Recently, ISS published new voting policies (the Global Board-Aligned U.S. Voting Guidelines and Global Board-Aligned International Voting Guidelines), which broadly retain the policies in the standard ISS benchmark voting policies on corporate governance topics, but recommend votes in line with board recommendations on environmental and social matters. These new guidelines are available to ISS clients as an alternative to the standard benchmark voting policies that ISS issued back in November (as covered by this blog).
The publication of these policies has received some press coverage, including this Reuters article, because ISS has said that they were published to satisfy pension funds in states where legislatures have approved policies that the funds have said would limit them from using ISS’ benchmark voting guidelines. For example, a group of 21 State Attorney Generals sent this letter to ISS and Glass Lewis about this issue back in January.
For some companies – especially those with environmental or social shareholder (or management) proposals on the agenda this year – the existence of the new board-aligned guidelines may mean that different investors receive different ISS reports this year. I ran a redline of the U.S. voting guidelines and found that the board-aligned voting guidelines are broadly the same as the benchmark guidelines, but with a few key differences. Here’s what you need to know about these differences:
- The primary difference between the benchmark guidelines and these new guidelines is that the benchmark guidelines include specific voting policies for the various environmental and social proposals that shareholders will be voting upon. In comparison, voting recommendations on environmental and social proposals under the board-aligned guidelines will typically follow the board’s recommendation, except “[i]n those circumstances where it is widely considered that greater disclosure will directly enhance or protect shareholder value and is reflective of a clearly established reporting standard in the market.” In such cases, ISS will generally recommend a vote for the proposal.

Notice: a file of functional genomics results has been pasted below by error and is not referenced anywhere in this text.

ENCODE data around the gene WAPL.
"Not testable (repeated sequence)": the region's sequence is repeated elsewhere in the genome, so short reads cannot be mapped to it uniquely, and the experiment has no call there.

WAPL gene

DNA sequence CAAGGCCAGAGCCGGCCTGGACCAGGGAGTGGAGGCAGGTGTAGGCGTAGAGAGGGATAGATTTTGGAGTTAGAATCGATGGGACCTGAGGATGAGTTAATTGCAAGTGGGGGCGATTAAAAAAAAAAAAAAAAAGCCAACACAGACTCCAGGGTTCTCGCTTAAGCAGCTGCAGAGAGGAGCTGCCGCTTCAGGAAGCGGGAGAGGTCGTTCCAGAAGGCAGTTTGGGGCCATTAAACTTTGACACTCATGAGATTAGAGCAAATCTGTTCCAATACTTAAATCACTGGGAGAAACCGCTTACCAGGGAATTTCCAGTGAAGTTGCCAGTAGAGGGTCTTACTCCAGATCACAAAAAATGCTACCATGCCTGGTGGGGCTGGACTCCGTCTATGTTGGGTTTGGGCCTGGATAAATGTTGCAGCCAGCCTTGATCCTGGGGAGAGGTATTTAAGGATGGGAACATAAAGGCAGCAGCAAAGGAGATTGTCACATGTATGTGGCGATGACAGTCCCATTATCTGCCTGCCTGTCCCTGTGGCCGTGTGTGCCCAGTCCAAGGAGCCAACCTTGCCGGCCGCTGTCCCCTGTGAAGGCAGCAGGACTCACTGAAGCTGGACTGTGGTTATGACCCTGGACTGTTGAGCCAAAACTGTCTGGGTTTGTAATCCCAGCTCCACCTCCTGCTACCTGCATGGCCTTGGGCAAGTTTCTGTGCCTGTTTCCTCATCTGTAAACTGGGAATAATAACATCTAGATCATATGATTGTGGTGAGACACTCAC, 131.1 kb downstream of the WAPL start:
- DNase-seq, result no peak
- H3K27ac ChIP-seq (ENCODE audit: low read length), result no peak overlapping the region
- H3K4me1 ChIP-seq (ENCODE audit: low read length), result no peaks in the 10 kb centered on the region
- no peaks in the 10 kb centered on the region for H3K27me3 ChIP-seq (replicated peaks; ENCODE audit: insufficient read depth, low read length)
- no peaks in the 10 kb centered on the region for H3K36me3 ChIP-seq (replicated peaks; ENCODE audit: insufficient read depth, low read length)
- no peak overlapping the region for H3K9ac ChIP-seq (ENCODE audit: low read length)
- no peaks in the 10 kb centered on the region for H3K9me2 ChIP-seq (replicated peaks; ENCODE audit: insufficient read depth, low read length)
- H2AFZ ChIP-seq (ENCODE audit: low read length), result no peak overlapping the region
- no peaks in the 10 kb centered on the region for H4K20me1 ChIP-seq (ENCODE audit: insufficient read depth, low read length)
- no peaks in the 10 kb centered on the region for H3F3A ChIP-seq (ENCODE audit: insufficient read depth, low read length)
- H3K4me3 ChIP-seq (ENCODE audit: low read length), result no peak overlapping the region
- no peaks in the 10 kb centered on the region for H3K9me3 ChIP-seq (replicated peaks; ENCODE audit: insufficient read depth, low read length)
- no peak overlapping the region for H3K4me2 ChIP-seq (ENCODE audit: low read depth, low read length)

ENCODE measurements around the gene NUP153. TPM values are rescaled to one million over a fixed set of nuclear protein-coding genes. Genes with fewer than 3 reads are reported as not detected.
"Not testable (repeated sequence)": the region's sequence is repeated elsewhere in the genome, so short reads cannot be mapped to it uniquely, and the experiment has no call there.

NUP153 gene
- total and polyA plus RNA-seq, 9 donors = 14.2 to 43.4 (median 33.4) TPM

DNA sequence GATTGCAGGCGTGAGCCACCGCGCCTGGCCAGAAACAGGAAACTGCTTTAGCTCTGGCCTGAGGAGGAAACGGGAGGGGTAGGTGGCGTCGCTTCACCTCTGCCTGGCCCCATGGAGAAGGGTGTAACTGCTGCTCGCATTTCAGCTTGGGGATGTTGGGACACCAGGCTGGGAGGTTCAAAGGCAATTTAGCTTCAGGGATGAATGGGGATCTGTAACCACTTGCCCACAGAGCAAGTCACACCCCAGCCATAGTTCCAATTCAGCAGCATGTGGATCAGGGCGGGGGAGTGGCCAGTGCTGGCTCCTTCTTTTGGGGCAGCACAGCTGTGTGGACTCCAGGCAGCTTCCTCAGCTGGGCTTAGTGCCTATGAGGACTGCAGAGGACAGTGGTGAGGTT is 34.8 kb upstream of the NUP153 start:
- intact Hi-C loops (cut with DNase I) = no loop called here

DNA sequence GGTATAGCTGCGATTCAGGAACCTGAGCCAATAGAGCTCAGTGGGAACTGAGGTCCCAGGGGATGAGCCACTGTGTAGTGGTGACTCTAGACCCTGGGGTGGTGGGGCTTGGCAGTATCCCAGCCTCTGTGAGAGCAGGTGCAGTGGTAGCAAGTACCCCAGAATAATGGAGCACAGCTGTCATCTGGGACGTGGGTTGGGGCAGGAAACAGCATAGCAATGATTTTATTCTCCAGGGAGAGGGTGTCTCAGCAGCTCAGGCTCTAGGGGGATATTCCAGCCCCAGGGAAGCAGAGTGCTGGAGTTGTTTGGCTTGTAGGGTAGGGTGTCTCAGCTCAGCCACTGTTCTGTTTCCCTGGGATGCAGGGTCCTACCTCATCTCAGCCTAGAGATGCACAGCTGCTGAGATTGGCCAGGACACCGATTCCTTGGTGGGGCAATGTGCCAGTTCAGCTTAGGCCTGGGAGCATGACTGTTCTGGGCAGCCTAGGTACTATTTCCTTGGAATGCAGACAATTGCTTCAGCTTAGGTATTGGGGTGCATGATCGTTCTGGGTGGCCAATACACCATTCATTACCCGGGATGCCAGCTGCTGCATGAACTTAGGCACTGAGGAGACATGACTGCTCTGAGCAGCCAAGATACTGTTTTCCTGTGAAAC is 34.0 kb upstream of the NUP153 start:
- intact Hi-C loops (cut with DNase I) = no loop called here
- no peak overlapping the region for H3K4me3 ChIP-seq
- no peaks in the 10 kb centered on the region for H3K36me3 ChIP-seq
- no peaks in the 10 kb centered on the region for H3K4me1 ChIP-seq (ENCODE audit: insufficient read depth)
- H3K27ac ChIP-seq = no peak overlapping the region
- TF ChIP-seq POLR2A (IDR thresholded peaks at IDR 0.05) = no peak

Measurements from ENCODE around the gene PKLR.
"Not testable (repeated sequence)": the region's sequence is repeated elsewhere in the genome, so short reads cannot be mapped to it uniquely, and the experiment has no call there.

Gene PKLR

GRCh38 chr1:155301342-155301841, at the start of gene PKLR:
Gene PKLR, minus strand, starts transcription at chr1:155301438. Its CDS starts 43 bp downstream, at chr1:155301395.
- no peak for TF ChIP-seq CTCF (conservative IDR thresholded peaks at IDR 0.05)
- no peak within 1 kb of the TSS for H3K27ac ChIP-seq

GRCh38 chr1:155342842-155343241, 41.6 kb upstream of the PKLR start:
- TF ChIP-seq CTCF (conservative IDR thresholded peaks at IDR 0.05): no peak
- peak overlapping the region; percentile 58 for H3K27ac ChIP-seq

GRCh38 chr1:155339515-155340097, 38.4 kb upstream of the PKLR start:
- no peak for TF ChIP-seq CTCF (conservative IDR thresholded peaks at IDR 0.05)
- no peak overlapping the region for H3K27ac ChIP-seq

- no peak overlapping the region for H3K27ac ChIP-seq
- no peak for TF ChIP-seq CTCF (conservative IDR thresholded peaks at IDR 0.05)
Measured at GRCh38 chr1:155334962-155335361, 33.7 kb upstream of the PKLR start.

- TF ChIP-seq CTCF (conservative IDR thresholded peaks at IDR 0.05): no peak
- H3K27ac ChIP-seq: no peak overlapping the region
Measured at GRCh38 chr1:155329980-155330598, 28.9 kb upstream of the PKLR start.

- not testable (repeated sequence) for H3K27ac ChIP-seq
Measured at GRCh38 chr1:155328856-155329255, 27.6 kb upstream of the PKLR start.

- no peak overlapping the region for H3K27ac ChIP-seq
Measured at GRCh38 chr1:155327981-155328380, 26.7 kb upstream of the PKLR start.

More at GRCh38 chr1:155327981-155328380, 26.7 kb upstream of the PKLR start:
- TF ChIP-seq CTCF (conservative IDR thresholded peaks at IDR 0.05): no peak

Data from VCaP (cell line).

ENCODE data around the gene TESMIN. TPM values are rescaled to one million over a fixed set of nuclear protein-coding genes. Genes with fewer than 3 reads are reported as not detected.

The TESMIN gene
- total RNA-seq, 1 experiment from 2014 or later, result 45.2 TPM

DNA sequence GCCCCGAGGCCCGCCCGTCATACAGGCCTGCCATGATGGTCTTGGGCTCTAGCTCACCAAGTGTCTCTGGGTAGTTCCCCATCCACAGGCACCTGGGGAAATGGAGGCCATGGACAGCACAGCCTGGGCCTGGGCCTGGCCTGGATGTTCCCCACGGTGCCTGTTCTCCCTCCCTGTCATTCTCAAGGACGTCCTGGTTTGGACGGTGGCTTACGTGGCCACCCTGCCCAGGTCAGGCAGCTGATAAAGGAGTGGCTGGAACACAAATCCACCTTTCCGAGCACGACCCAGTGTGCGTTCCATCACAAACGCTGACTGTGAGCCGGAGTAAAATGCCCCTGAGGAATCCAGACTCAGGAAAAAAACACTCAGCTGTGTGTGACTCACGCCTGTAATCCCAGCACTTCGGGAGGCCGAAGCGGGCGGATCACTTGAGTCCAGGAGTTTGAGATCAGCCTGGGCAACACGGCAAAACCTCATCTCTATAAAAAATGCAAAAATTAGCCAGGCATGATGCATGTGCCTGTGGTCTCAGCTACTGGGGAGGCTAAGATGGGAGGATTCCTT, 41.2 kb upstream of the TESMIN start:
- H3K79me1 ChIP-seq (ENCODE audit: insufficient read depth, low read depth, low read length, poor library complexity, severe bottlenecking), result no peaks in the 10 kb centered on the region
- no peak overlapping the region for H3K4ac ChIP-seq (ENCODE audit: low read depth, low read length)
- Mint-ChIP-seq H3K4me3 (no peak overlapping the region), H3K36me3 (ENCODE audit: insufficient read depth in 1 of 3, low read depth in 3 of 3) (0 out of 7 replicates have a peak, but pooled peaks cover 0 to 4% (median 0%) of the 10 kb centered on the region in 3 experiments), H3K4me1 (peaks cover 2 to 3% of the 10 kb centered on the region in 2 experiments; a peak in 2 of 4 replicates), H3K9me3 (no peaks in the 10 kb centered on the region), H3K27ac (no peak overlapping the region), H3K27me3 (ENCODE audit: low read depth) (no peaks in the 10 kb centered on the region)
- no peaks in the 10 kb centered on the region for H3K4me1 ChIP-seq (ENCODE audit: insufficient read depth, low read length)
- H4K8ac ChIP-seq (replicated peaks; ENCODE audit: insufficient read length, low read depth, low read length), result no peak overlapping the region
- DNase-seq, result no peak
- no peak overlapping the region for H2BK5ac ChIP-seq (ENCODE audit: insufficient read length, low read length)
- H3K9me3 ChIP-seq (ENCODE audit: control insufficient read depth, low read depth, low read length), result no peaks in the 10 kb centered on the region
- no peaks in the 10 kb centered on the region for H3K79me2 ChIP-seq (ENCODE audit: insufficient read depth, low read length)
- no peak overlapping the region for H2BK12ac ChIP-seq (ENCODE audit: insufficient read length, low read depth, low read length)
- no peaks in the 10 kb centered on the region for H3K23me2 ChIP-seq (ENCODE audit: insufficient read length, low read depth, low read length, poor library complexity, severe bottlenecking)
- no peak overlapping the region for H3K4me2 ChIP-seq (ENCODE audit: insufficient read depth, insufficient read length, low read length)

- On say-on-climate proposals, rather than recommending votes on a case-by-case basis, the board-aligned guidelines will generally result in recommendations to vote with the board’s recommendation on management proposals requesting shareholder approval of the company’s climate transition action plan, and against shareholder proposals calling for such a plan and vote.
- Another difference is that the board-aligned guidelines do not include the board climate accountability guideline from the benchmark policy. This is the policy under which ISS will be generally recommending votes against responsible committee chairs at companies on the Climate Action 100+ focus group list that have not both (1) provided sufficient disclosure of climate risks (such as in accordance with the TCFD guidelines) and (2) set GHG emissions reduction targets.